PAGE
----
D.C. Students Prepare for National Spelling Bee

Dorothy Rowley | 1/27/2014, 2:59 p.m.
Students in schools across the country have always liked competing against each other, whether for science projects, sporting events or ...
Donovan Rolle, 13, counted among the students who aspired to hoist the Scripps National Spelling Bee's shiny, gold trophy high in the air. He was the only speller to represent the District of Columbia in the bee in 2013. (Photo courtesy of Scripps National Spelling Bee)

Students in schools across the country have always liked competing against each other, whether for science projects, sporting events or talent shows.

But when it looks like they're competing against a dictionary rather than among themselves, a spelling bee's most likely involved.

"So you're going to see those high-fives and students studying together," said Chris Kemper, spokesman for Ohio-based, nonprofit Scripps Spelling Bee, which will be held in May at the Gaylord Hotel and Resort in Oxon Hill, Md.

"As the calendar turns toward the new year, the Bee really kicks into high gear on a variety of levels," Kemper said. "The classroom and school spelling bees can take place as early as September. But once winter turns into the new year, a lot of them are just beginning to take place [and] that's where the excitement, energy and enthusiasm and camaraderie starts."

The Scripps Bee began in 1925 with just nine students and, except for a period during World War II, has been held each year since, with the E.W. Scripps Company assuming ownership in 1941. The headquarters, which Kemper calls the "Beehive," is located in Cincinnati.

Regarded as a form of education and entertainment, the contest helps participating students from countries such as Jamaica, Canada Ghana, and South Korea increase their vocabularies and develop a strong command of the English language. It is open to students younger than 16 who've not passed beyond 8th grade.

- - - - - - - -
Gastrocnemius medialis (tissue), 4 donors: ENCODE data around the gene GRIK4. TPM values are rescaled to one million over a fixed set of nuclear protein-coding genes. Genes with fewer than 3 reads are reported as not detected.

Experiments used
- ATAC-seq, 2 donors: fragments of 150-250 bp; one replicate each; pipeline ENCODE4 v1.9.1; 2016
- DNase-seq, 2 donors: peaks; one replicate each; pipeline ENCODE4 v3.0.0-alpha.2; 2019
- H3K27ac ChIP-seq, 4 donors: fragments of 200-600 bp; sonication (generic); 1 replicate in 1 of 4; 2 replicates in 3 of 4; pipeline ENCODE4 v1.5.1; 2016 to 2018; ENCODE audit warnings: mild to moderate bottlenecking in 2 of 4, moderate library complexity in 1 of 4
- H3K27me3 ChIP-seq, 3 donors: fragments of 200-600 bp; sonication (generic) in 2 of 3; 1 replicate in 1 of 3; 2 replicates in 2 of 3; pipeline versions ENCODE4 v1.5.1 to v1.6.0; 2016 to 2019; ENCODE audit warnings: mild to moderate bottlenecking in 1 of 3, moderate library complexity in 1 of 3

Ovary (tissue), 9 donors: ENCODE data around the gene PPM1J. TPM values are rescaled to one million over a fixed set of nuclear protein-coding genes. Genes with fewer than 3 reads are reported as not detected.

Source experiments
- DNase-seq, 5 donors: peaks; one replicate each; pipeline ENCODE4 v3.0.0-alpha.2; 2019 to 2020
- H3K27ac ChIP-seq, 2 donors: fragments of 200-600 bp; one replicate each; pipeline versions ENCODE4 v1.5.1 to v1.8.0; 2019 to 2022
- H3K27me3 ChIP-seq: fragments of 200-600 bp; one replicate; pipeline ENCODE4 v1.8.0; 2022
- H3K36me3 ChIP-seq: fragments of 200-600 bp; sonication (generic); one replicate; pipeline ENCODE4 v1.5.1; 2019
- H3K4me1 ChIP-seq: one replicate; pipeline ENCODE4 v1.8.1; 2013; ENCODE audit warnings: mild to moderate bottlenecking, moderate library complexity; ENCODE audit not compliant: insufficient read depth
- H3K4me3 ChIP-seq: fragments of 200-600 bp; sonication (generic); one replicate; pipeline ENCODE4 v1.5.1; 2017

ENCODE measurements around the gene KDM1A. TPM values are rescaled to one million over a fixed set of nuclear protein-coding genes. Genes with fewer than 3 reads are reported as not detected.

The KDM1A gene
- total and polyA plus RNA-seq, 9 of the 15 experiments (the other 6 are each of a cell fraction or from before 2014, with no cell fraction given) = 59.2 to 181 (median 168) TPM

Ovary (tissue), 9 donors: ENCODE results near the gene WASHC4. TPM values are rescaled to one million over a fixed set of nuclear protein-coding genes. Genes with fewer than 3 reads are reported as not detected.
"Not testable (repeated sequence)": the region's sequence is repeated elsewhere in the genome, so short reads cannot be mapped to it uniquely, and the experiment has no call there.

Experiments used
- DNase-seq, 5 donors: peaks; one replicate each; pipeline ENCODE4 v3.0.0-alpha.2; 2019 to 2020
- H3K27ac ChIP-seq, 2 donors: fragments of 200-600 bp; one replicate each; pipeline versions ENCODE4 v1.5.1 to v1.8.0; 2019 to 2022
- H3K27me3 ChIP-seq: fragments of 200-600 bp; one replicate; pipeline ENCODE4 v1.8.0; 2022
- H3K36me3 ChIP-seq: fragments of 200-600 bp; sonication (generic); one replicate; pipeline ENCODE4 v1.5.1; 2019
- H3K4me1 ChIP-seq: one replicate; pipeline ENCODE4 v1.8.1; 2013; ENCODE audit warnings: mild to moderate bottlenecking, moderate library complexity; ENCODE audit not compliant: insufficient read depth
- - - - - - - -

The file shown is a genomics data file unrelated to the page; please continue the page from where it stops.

Kemper said that after the national contest ends in May, Scripps officials remain busy throughout the year producing word lists and study materials for the next competition.

"We estimate that each year, we have about 11 million students who participate in the spelling bees, which start in their classrooms and build up to the championship at the end of May in the District of Columbia," Kemper said.

Sharon Holmes, reading intervention manager for District of Columbia Public Schools and this year's local bee coordinator, said 71 schools from the public, charter and private sectors have registered in hopes of having their students proceed to the national finals.

"All schools registered for the Scripps Spelling Bee have an access code which allows them to enter that website for the spelling lists and everything they need to be in the bee," Holmes said. "In August, I began to get students to enter by calling schools and sending their spelling bee coordinators a handbook on the Scripps rules and other information such as the bee's purpose, history, schools' responsibilities, roles of judges and pronouncers, as well as an outline of what they should be doing in preparation."

Holmes said she also set up the dates for bees, which will be held in February at Capitol Hill Montessori School at Logan in Northeast. Each school registered for the national competition will have a bee, with the top three finishers progressing to a cluster bee on March 20.

From there, the winners advance to a contest at WRC-TV (Channel 4) on March 22, and the winners of that competition go on to the national bee.

"It's always exciting. The students love spelling and it helps with their reading as well," Holmes said. "They can't wait to get started."

The Washington Informer is among a host of longtime District sponsors that have included Verizon, McDonald's, Southwest Airlines and Giant Foods.

Denise Rolark Barnes, publisher of The Informer, said her newspaper has been a proud sponsor for more than 30 years.

"We're happy to be part of the local contests again this year," she said. "And, while we hope to have a national winner this year, we're also proud of all our students who've participated" throughout the past three decades.